Fake Yellow Pages company scamming dentists
It's a couple hundred dollars. Sometimes more. It's from a familiar-sounding company. Yellow Pages something.
Then it progresses. Threatening letters are sent using words like "collection agency" and "legal action" and "bad credit rating."
Phone calls to the company in question lead to murkier waters. Now there's a recording with a dental team member agreeing to the service in question.
Dentists across the country have the same story. And it's all a scam.
Fake companies posing as an online Yellow Pages service have been targeting businesses, including dentists, saying they owe money on an Internet phone book listing they allegedly purchased. The scam begins when the scammers cold call businesses, ask a series of yes or no questions and often record the respondent's answer.
"The scam works because fraudsters convince the person who picks up the phone that they're just 'verifying' an arrangement the company already has with the directory," according to an article on the Federal Trade Commission's website.
The scammers then start sending urgent-sounding invoices for hundreds of dollars, threatening to turn the unpaid bill over to a collection agency if the business owner doesn't pay. Then the calls start, and the scammers play a recording of a staff member agreeing to the fees in question. But, in reality, they just electronically spliced the staff member's previous yes or no answers with questions on the bill, ultimately trying to "prove" the business agreed to pay the bill.
It happened at Dr. Mark Sands' office in Midland, Mich. Deborah Sands, office manager, started receiving faxed invoices from a company called Online Local Yellow Pages with an address in Maryland.
"I knew I never worked with them or requested services from them, so I threw the invoices in the garbage," Ms. Sands said.
On March 15, she received a faxed collection notice for $676.80. Ms. Sands said she called the number listed, and an employee played her a recording of one of Ms. Sands' coworkers agreeing to list with the company.
"There's no question it was my coworker's voice," Ms. Sands said. "But I said, 'This is a scam, and your company has inserted my staff's yes or no responses and edited it into a spiel asking if they wanted to purchase advertising with Online Local Yellow Pages."
On April 15, Ms. Sands received another faxed invoice indicating their bill was transferred to Online Local Yellow Pages' pre-legal department. The balance had increased after incurring legal, administrative and interest charges, she said.
"It was very time consuming and a lot of follow-up," Ms. Sands said.
The same thing happened to Julie May, office manager at Dr. Daniel Burton's office in Grand Rapids, Mich. As of mid-June, the office had received five phone calls from Local Business Yellow Pages trying to collect $747.40 and threatening to turn the bill over to a collection agency.
"It's just wrong. It's totally wrong. I don't even think they exist," Ms. May said. "They are technically harassing us at this point for an amount that they manifested."
Upon the advice of the Michigan Dental Association, Ms. May and Ms. Sands planned to file complaints with the Michigan Attorney General's office, Maryland Attorney General's office and the FTC.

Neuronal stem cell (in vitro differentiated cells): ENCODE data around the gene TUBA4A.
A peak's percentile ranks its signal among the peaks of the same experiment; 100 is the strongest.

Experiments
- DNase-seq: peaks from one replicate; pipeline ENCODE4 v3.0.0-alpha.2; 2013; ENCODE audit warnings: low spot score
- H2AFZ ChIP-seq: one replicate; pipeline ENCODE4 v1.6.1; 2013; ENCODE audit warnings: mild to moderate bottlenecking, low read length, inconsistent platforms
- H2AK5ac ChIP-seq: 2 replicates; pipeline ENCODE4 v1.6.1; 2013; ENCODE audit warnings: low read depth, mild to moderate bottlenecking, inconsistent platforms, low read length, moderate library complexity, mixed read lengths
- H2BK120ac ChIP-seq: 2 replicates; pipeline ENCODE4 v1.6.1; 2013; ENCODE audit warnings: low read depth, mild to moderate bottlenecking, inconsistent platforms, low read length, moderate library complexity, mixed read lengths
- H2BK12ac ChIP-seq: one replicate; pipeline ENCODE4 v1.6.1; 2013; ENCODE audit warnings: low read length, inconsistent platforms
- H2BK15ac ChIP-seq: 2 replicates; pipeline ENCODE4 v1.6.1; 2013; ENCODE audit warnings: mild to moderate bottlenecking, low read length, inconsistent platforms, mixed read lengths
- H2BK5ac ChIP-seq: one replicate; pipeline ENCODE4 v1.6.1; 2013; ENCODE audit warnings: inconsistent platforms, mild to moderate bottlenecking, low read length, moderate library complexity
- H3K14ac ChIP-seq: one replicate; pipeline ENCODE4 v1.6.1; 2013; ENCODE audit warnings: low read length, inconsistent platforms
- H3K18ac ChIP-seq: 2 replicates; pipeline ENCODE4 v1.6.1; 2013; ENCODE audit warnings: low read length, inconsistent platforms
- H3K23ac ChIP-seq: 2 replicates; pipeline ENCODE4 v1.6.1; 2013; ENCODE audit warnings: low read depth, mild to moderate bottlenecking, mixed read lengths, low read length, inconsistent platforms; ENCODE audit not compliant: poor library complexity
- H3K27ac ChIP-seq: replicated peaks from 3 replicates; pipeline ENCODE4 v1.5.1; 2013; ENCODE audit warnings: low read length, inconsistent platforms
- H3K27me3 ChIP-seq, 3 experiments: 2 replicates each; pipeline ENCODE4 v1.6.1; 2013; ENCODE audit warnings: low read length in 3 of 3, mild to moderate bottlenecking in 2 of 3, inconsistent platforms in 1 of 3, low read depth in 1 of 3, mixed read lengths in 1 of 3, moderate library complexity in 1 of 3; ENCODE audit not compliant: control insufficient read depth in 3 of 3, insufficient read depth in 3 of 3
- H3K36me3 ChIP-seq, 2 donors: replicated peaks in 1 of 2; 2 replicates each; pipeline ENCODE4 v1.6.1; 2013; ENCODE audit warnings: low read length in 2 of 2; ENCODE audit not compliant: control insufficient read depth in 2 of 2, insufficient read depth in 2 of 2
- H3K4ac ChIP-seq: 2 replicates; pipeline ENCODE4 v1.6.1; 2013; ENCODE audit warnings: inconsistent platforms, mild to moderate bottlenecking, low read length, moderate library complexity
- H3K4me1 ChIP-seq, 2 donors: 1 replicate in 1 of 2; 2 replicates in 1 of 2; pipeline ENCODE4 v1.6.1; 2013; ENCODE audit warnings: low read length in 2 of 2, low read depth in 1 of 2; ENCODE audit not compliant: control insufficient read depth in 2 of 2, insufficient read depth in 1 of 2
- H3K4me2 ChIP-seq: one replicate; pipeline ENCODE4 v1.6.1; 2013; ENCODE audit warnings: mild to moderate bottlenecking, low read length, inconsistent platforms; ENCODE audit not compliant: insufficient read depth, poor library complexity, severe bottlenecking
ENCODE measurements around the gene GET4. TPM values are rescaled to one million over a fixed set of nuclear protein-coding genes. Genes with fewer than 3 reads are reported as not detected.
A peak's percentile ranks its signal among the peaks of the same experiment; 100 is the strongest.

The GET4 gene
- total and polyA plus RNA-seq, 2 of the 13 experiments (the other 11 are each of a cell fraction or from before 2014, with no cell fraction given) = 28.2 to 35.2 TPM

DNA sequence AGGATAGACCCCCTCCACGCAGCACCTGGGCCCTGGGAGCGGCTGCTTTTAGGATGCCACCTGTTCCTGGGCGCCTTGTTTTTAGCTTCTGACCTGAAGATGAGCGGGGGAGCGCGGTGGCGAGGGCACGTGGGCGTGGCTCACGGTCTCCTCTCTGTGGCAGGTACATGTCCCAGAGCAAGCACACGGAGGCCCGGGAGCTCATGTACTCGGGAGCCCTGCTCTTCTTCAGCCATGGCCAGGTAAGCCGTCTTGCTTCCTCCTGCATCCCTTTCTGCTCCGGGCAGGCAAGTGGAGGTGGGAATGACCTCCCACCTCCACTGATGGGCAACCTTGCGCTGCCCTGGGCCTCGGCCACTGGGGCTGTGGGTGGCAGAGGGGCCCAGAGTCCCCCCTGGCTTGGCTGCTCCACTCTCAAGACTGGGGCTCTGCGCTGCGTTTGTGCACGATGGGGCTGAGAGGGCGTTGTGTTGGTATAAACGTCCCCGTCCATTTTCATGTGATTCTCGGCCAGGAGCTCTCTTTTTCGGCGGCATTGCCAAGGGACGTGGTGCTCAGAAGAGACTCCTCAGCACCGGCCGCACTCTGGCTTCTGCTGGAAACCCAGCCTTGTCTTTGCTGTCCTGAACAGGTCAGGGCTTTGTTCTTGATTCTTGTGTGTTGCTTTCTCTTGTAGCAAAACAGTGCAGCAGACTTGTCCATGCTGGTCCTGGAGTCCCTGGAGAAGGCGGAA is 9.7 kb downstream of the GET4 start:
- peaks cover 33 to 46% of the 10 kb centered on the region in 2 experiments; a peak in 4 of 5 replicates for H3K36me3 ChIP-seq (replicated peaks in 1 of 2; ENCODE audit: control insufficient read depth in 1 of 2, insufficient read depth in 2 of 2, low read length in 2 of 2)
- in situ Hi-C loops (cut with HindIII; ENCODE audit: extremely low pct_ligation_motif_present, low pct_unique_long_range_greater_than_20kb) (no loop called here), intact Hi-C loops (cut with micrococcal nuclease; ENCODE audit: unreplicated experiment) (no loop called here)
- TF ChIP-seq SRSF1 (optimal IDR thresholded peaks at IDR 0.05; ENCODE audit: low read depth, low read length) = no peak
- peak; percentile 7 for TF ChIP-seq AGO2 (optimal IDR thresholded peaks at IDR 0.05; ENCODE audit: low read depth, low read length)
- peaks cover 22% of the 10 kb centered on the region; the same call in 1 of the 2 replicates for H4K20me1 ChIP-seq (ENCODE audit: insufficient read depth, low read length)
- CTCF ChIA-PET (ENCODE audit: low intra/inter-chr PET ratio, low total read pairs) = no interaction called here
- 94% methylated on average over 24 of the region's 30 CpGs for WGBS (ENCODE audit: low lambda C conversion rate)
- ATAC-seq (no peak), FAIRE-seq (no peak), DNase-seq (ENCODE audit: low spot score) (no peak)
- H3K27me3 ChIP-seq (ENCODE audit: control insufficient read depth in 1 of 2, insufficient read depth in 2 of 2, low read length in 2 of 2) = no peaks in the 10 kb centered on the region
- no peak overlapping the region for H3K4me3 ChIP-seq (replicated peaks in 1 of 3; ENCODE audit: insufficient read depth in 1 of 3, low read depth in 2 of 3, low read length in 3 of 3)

"We're telling dentists not to pay the bills. Make the scammers take you to collections," said Grace DeShaw Wilner, managing vice president of professional affairs for the Michigan Dental Association.
The FTC has already taken action against one fake Yellow Pages scammer. In 2012, a federal court ordered a European-based operation to pay more than $10.2 million for tricking small businesses and nonprofit organizations into paying for unwanted listings in online business directories, according to a FTC news release.
In July 2011, the FTC filed a complaint against Jan Marks; Yellow Page Marketing B.V., which also did business as Yellow Page B.V. and Yellow Page (Netherlands) B.V.; Yellow Publishing Ltd.; and Yellow Data Services Ltd. They allegedly ran the scheme from Palma de Mallorca, Spain, using English and Dutch corporations, according to the release.
Dr. C. Kip Beals has sought the assistance of the Ohio Dental Association for his fight against Yellow Book, which sent him a bill for $496.89. Like many other dentists, Dr. Beals advertises in the legitimate Yellowbook.com, whom he contacted to determine whether they were mailing him a bill under a similar name.
"They couldn't pull up anything by the account ID that was on my bill," Dr. Beals said.
"The two companies had similar logos, so I can see how people would be confused."
The FTC's Bureau of Consumer Protection offers tips for how businesses can protect themselves from this scam:
• Train your staff to spot the scam. Talk to everybody who may answer the phone.
• Inspect your invoices. Depending on the size and nature of your business, consider implementing a purchase order system to make sure you're only paying legitimate expenses. At a minimum, authorize only a small group of employees to approve purchases and pay the bills.
• Verify to clarify. Before paying invoices, investigate the companies listed to determine whether they are legit. This can be done for free at the Better Business Bureau's website.